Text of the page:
Habitat for Humanity receives $1.25 million donation from The Harry and Jeanette Weinberg Foundation to help improve wellness of low-income older Americans by combining home repairs with health care services
Habitat will implement award-winning aging-in-place research by Johns Hopkins School of Nursing in five communities in the United States
ATLANTA (July 23, 2018) —The Harry and Jeanette Weinberg Foundation today announced a gift of $1.25 million to Habitat for Humanity to support aging-in-place services for low-income older adults. Habitat will implement a program designed by Johns Hopkins School of Nursing that combines services in nursing and occupational therapy with Habitat’s expertise in home repairs. The Community Aging in Place – Advancing Better Living for Elders, or CAPABLE, program will be implemented by Habitat organizations in five communities in the United States.
“We are grateful for the generous donation from The Harry and Jeanette Weinberg Foundation, which will allow us to better address the important ties between home and health for older Americans,” said Rebecca Hix, director of neighborhood revitalization for Habitat for Humanity International. “Through the CAPABLE program, we will work in partnership with health care professionals to help homeowners stay healthy and safe as they grow older in their homes.”
“Helping low-income and vulnerable older adults to age in their communities with independence and dignity is one of our biggest areas of giving and we’re thrilled to begin this new partnership with Habitat for Humanity,” said Aaron Merki, managing director for programs and grants for The Harry and Jeanette Weinberg Foundation. “We believe combining health services with home repairs will make aging in place safer and healthier for the over 80 percent of Americans growing older in their homes.”
The CAPABLE program will be implemented over the next two years in five communities across the United States by Habitat for Humanity of Metro Denver, Twin Cities Habitat for Humanity, Philadelphia Habitat for Humanity, Habitat for Humanity Metro Maryland and Habitat for Humanity Susquehanna. Local Habitat organizations will implement the program by assessing the overall condition of a house and working in partnership with the homeowner and local health care providers to prioritize critical home repairs that will improve the health, usability and safety of the home and its owner.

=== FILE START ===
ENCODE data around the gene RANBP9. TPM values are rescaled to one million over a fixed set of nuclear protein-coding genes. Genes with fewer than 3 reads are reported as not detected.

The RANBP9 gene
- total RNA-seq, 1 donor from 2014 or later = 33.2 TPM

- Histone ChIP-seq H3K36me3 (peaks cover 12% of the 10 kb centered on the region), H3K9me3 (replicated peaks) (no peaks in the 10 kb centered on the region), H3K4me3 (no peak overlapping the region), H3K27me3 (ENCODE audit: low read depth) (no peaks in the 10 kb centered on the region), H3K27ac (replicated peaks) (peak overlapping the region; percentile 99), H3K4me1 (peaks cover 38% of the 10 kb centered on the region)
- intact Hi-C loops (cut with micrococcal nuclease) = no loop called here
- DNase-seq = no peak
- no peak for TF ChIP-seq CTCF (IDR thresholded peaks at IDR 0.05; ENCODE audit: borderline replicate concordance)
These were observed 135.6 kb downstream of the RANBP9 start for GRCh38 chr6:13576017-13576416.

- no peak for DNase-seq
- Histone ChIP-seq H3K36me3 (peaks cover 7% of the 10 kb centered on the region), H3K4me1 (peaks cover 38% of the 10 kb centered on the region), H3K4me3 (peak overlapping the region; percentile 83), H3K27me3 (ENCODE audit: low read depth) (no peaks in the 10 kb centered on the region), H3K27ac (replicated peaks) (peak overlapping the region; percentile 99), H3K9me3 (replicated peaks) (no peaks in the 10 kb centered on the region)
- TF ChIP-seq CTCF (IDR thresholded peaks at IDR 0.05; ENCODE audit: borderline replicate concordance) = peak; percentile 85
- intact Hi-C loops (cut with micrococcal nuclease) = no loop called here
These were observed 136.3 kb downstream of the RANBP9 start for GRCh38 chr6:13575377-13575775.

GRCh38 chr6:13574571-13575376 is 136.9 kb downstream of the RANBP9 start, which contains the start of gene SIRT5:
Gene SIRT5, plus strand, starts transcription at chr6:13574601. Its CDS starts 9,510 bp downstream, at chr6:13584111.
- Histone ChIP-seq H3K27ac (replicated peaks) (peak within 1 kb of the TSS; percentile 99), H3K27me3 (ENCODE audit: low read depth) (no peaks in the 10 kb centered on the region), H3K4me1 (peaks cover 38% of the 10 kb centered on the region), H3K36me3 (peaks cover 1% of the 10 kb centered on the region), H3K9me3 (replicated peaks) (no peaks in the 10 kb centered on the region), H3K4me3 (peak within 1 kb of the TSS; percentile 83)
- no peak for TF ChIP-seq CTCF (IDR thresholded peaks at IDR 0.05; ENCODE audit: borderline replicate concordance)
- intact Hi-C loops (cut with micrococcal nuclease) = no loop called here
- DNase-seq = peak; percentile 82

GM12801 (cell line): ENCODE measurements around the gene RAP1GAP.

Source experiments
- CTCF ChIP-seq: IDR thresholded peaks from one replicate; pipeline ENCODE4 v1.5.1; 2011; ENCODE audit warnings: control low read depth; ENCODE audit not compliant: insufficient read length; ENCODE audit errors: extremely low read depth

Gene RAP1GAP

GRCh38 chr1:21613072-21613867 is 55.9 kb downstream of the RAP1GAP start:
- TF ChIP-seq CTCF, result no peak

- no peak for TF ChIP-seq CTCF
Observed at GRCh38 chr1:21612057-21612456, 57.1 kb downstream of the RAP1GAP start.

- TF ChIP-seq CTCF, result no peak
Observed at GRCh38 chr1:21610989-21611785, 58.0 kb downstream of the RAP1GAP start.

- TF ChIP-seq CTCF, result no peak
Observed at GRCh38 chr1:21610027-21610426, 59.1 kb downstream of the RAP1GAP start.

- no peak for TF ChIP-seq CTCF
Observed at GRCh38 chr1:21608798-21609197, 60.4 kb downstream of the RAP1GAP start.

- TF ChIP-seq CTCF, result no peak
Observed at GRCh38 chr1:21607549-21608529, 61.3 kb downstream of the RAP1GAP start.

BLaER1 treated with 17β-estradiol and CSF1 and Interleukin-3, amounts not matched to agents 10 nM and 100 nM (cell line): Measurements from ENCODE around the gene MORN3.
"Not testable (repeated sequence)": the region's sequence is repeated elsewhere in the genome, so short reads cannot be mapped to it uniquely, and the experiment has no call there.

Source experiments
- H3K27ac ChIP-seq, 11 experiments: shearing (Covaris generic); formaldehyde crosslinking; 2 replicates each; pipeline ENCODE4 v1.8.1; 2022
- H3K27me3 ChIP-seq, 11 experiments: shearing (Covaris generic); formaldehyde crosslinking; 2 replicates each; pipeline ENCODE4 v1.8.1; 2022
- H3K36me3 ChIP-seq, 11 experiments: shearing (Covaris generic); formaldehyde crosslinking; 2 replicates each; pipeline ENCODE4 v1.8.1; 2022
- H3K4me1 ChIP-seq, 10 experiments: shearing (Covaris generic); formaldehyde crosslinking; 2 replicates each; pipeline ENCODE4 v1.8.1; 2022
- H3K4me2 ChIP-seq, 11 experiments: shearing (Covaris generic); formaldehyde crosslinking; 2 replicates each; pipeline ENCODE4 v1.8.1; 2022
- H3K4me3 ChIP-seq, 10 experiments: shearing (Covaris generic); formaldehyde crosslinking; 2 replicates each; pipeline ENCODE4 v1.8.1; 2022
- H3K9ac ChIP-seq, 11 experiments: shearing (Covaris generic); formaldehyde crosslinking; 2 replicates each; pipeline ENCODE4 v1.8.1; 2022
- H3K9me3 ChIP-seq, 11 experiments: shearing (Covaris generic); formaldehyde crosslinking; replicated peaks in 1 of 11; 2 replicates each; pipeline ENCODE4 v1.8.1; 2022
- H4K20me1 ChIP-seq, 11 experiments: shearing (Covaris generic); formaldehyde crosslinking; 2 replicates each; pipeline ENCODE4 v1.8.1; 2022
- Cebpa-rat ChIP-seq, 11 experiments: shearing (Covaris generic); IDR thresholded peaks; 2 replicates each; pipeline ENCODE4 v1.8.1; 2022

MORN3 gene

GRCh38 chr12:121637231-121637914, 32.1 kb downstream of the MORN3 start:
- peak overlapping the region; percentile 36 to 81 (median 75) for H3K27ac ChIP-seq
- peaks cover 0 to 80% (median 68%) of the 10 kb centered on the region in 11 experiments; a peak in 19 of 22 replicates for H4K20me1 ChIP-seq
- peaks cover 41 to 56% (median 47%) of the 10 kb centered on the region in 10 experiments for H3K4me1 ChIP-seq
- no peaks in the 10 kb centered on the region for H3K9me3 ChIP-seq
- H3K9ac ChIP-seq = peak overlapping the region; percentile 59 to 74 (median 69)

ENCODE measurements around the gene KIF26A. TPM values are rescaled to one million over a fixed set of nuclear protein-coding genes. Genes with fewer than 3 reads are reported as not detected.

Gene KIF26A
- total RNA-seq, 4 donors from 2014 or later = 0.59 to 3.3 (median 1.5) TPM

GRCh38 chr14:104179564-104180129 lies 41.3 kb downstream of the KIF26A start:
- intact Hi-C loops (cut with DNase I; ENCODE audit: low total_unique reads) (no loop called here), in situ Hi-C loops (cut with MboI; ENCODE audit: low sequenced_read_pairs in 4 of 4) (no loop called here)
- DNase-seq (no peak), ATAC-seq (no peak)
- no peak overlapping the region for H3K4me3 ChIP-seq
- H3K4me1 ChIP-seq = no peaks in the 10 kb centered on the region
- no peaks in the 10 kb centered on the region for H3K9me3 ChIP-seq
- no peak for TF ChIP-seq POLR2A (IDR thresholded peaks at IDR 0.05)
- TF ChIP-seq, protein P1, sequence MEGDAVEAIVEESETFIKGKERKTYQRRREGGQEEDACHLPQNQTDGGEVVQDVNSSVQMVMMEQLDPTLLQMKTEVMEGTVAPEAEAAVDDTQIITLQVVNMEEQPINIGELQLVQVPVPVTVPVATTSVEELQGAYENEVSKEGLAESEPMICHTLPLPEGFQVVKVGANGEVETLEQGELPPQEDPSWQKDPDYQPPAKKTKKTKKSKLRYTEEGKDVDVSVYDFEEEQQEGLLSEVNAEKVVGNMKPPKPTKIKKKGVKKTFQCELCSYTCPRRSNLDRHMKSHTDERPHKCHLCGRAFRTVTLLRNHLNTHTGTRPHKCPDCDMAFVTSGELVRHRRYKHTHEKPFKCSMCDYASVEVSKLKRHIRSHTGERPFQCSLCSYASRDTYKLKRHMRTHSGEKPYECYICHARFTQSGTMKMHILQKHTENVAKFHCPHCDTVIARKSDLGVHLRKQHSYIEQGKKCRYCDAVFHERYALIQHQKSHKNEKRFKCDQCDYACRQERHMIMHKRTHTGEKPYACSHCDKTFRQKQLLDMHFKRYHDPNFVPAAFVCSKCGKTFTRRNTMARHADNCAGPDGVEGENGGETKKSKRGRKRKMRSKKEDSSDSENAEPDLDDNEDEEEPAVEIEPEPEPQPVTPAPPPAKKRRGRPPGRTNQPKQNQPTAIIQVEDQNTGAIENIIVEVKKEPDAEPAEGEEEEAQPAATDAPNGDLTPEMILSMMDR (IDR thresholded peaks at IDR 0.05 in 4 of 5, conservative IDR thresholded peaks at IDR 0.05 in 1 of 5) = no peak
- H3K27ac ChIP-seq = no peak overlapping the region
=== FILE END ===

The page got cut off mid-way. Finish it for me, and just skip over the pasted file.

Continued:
The CAPABLE program is based on the idea that disabilities in older adults result from a combination of medical and environmental factors. Researchers from the Johns Hopkins School of Nursing identified low-income adults as being more vulnerable to these factors because they tend to have reduced access to primary care and an increased likelihood of living in homes needing critical repairs, but often lack the physical or financial resources to address them. Throughout the two-year period, local Habitat organizations will work closely with the Johns Hopkins School of Nursing to measure and analyze results.
About Habitat for Humanity
Driven by the vision that everyone needs a decent place to live, Habitat for Humanity began in 1976 as a grassroots effort on a community farm in southern Georgia. The Christian housing organization has since grown to become a leading global nonprofit working in local communities across all 50 states in the U.S. and in more than 70 countries. Families and individuals in need of a hand up partner with Habitat for Humanity to build or improve a place they can call home. Habitat homeowners help build their own homes alongside volunteers and pay an affordable mortgage. Through financial support, volunteering or adding a voice to support affordable housing, everyone can help families achieve the strength, stability and self-reliance they need to build better lives for themselves. Through shelter, we empower. To learn more, visit habitat.org.
About The Harry and Jeanette Weinberg Foundation
The Harry and Jeanette Weinberg Foundation, one of the largest private charitable foundations in the United States, provides approximately $100 million in annual grants to nonprofits that provide direct services to low-income and vulnerable individuals and families, primarily in the United States and Israel. Grants are focused on meeting basic needs and enhancing an individual’s ability to meet those needs with emphasis on older adults, the Jewish community, and the Foundation’s priority communities of Maryland, Northeastern Pennsylvania, Hawaii, Chicago, New York City, San Francisco, rural communities in the United States and the State of Israel. The trustees, some of whom also serve as executive officers of the Foundation, are Chair Robert T. Kelly, Jr., Donn Weinberg, Alvin Awaya, Fay Hartog-Levin and Paula B. Pretlow. Rachel Garbow Monroe serves as the Weinberg Foundation’s president and chief executive officer. For more information, please visit www.hjweinbergfoundation.org.